Not everyone gets a near-death experience. I was one of the lucky ones. On July 1, 2010 I had one foot in the grave. While the rest of the world was focused on the BP oil spill disaster which had just become the worst oceanic spill in U.S. history, I didn’t know it, but I was about to be in for the fight of my life. Fast forward to late August and you could have started shoveling dirt on me and I would have been none the wiser. I was in the ICU, comatose with my organs shutting down. I had always been told you were supposed to see God at moments like that.
Like I said.… comatose. Finally came around and the first day out of the ICU, my husband told me he wanted a divorce. I was so excited to be awake, the news did not even register. Still, I had survived. This my family and friends could celebrate. But no one expected me to thrive!
I had to learn to focus again, see again, walk again, read again, and become a single mom for the first time. I had to come to grips with and grieve over the fact that waffle irons, as handy and useful as they appear, cannot under any circumstances be used to extract catheters (more about this later). I was helpless. And it was the best thing that ever happened to me. Just what the doctor ordered, or should have ordered.
For up to that point, I was Kelly Mittelman Hager, a driven and successful entrepreneur and real estate agent, but neither an entirely happy nor an entirely whole person. Today I am both—all in and all here. I am more successful professionally than I have ever been. But even more importantly, I have found my place and my purpose in the world. It was a process that started with being helpless and recognizing that the only thing that you will ever really do alone is die.
The rest is all part of a big collaboration, at first with your parents who bring you into the world and show you how it goes, then increasingly it’s with others.So the first half of life was all about learning, experimenting, succeeding somewhat, but missing the point. The second half is about getting the point, recognizing what it takes and going there. And the point is this: You can have it all. But you cannot do it alone. Oh, and by the way, did I mention you have to have the guts to do it? Anything worth fighting for is never easy.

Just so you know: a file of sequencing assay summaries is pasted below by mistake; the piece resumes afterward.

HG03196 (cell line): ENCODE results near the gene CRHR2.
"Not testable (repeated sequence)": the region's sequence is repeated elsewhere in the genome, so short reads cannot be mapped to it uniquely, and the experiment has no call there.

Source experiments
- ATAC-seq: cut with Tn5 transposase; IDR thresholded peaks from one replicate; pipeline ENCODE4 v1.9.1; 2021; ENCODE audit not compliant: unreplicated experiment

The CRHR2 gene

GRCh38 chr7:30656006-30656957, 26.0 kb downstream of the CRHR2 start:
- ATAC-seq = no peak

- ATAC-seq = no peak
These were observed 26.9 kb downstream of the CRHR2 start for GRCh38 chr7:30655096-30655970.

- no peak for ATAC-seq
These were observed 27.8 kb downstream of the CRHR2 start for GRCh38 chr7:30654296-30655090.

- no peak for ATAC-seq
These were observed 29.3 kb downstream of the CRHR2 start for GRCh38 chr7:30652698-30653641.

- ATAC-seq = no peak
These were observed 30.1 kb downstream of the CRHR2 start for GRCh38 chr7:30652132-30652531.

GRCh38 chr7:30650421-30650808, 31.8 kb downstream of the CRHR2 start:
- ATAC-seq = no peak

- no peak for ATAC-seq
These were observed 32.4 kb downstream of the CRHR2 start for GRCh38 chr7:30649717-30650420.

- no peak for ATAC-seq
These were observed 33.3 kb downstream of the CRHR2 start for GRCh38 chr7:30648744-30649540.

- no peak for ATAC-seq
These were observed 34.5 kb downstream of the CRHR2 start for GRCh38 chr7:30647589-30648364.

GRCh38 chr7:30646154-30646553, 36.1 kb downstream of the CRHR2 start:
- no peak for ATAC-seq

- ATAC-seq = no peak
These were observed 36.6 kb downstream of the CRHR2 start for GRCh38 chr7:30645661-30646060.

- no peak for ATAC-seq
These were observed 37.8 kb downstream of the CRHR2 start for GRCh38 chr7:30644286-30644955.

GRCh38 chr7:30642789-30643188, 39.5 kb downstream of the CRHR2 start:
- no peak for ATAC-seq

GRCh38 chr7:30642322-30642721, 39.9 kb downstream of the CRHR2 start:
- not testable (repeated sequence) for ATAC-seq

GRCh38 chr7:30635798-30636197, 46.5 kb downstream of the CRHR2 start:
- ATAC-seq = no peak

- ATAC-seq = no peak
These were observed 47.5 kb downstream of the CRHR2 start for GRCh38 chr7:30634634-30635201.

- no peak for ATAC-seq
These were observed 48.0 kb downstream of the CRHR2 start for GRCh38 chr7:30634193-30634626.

Over the last five years, post-coma, with a very large group effort lead by four powerhouse women, we have taken our real estate team from $10 million to $55+million. 2016 we anticipate breaking through the $100,000,000 mark.
We’ve developed a very non-traditional team model, where everyone truly supports each other.
Empowergize – That was the vision!
The team accepted the vision and fed off of my passion, but this mentality also gave them the opportunity to implement the strategies and deliver against the results. And this they have done. The beginning of our success came during one of the most difficult real estate markets in recent times (and the market still isn’t perfect). So I’ve just got to say, it pays to be helpless, at least for a minute. Despite our success, I’m not going to pretend our journey is over…we are in the middle of it!
I’m hoping you see something of yourself in me. You work hard. You are smart. You are creative. And you are an unfinished bit of business. And here’s what I hope you are thinking: If someone like Kelly can emerge from a coma and find financial success and happiness, then maybe I—coherent and sitting upright at this moment- can do even better. At this time in your life, you may feel lost and confused. Even worse, you may be feeling satisfied and content.